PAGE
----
While Uber was doing UberBlack, Sidecar started a service with ordinary people driving their own cars but acting as taxi drivers. Lyft followed suit, and Uber later introduced a similar product known as UberX. In those early days, this was clearly illegal as well. These early iterations pretended they were not a taxi service, but rather this was just somebody already out driving who would happily pick you up and share the trip. As such, the bogus term “ride share” was applied to support this fiction. In some cases, the fee you paid was a “donation” because it was not legal to run a for-pay taxi service. (If you didn’t donate, you would quickly get a reputation as not doing so and not get picked up again.)

It is not a ride share, that was just a nice fiction, but the term persists to this day. UberX has become the main part of Uber and it’s just like a taxi service, except using a smartphone. But all of this was entirely against the existing laws — but those laws were outdated, and the public is very pleased to have services like UberX. The regulations had aged, and were only protecting entrenched interests. It’s good that some companies moved to break them, and fast, eventually getting them rewritten in most places. Some cities still ban TNC/Rideshare, and they are harder to get around.

Not everything in the regulations was obsolete. The city retains an interest in not having too many taxis clog the streets and certain other factors. However, the regulators were unable, for various reasons, to quickly adapt and get rid of the bad rules and modify the ones that made sense to fit modern reality. They fought the change to defend their turf, rather than the public interest. The taxi incumbents fought the changes to protect their incumbency.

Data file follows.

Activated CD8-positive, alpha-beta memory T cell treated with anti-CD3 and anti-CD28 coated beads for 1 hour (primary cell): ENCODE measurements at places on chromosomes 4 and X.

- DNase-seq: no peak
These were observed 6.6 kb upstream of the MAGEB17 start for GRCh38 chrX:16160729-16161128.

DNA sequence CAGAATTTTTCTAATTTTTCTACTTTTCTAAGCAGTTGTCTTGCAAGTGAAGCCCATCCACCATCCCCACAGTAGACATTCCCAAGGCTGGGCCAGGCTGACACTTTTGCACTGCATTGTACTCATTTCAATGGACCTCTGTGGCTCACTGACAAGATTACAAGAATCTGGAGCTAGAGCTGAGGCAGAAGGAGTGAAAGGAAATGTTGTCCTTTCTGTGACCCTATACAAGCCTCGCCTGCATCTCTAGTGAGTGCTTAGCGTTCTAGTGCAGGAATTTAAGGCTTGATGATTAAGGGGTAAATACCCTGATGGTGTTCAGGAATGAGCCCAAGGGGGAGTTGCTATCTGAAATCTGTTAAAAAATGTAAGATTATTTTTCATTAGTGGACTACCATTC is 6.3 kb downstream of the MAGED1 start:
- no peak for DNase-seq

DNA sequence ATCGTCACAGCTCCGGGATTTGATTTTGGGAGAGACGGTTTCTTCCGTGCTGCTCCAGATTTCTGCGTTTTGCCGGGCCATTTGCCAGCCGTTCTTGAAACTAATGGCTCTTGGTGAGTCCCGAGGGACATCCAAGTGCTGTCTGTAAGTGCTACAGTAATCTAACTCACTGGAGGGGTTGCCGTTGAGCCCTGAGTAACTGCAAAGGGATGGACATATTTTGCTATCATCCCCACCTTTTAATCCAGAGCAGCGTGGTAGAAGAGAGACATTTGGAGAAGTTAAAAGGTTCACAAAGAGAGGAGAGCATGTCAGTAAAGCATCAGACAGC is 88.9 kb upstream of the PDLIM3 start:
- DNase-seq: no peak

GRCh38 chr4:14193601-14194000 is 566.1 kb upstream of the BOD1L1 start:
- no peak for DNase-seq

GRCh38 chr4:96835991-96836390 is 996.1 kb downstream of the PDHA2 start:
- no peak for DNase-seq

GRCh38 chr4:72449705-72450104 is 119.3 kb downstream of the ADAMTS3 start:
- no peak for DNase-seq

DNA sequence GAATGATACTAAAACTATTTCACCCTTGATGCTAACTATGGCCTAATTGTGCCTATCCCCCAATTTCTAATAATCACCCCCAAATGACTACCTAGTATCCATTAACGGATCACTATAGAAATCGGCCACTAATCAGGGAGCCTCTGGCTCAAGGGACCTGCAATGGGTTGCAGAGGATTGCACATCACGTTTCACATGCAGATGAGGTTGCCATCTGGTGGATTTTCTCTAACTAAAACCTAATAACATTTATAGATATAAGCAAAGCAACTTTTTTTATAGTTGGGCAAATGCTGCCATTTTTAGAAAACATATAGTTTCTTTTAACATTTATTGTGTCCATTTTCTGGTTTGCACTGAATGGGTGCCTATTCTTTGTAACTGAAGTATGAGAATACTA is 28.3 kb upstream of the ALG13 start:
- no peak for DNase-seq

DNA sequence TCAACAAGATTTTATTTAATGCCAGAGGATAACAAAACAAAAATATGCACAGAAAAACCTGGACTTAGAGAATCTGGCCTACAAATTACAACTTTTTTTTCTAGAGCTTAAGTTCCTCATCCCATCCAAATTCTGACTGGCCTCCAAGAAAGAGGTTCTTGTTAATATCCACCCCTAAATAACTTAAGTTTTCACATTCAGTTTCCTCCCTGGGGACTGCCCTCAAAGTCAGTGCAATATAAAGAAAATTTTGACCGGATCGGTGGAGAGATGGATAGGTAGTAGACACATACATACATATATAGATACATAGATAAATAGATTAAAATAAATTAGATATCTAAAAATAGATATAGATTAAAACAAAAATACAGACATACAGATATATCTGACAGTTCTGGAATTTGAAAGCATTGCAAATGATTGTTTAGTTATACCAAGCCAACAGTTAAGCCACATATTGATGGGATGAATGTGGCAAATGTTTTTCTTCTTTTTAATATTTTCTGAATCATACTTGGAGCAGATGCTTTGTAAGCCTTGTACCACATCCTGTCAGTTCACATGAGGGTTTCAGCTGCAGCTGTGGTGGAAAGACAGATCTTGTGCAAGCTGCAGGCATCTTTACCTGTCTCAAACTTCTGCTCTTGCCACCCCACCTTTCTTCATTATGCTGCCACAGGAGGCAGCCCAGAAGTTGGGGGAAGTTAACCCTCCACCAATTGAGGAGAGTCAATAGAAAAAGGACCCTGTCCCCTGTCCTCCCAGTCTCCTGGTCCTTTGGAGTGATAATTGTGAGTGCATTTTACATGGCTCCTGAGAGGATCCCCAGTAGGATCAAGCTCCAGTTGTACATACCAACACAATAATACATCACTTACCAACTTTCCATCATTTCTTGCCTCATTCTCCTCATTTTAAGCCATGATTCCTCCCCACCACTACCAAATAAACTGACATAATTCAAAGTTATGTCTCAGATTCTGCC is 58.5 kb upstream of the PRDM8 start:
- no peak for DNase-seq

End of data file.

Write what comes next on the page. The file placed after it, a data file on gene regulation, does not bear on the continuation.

There are many criticisms of other issues around Uber and the gig economy when it comes to wages and working conditions. But these are independent of whether there should be a taxi monopoly with everything, included prices and user interface, set by the government.

Uber’s fight against the old rules appears to have created a culture at the company to ignore any rule they didn’t like, or at least this is alleged. Perhaps it was already present in its founders. Sunil Paul, founder of Sidecar, says he decided to shut down Sidecar because he could not face up to an Uber that was super well funded and willing to play nasty tricks to crush him in the market. Lyft built its (smaller) business with a focus on trying to treat drivers better.

We’ve seen protests against Uber from cab drivers. We’ve seen protests both for and against it from Uber drivers. We’ve seen cities embrace it and reject it. The story provides examples of both how to do it and how not to do it when existing rules are archaic and slow to change. Regulators will never change at the speed that entrepreneurs work at, and entrenched interests protected by regulations will work to stop even rational change. Faced with no solutions, entrepreneurs will feel pressure to change things even faster, or to get rid of the rules that are not archaic. There is no easy fix, unless there is a system that can quickly revise regulations which is beholden to no incumbent stakeholders nor the entrepreneurs, and no such system exists today in most places. A rare exception was the early internet, but we may not see that approach again, because of course it didn’t do everything perfectly and now people will focus on the mistakes.